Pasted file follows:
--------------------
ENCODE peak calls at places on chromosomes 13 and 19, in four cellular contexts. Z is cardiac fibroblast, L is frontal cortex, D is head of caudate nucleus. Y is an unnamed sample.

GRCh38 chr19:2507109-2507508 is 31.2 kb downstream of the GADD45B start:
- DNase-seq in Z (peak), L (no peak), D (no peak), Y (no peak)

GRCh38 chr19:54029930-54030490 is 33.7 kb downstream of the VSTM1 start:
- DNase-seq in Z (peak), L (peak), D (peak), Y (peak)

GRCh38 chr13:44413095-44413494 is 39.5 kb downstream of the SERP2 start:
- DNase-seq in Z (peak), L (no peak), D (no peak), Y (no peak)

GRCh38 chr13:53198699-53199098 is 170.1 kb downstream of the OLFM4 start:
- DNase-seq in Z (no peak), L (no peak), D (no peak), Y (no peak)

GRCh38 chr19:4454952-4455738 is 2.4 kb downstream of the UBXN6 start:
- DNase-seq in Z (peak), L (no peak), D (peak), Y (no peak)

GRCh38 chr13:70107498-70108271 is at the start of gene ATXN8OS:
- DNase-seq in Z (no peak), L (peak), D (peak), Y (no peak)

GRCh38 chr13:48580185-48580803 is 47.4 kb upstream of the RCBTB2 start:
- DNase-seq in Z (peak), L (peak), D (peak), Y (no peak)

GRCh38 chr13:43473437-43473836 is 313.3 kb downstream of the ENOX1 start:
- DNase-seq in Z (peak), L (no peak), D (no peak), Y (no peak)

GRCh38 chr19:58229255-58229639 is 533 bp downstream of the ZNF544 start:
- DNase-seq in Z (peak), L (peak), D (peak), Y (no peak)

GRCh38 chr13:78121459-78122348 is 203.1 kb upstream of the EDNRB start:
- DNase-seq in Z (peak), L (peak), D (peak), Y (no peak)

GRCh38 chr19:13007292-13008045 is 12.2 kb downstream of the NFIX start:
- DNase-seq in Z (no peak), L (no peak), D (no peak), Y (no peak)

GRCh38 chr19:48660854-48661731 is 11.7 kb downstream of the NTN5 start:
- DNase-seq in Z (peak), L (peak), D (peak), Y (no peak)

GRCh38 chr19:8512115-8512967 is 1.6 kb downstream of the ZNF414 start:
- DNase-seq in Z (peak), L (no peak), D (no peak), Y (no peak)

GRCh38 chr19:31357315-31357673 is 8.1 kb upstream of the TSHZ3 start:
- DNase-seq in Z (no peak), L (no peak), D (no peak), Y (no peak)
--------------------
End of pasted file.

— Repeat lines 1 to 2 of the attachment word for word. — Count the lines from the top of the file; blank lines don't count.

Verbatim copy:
ENCODE peak calls at places on chromosomes 13 and 19, in four cellular contexts. Z is cardiac fibroblast, L is frontal cortex, D is head of caudate nucleus. Y is an unnamed sample.

GRCh38 chr19:2507109-2507508 is 31.2 kb downstream of the GADD45B start: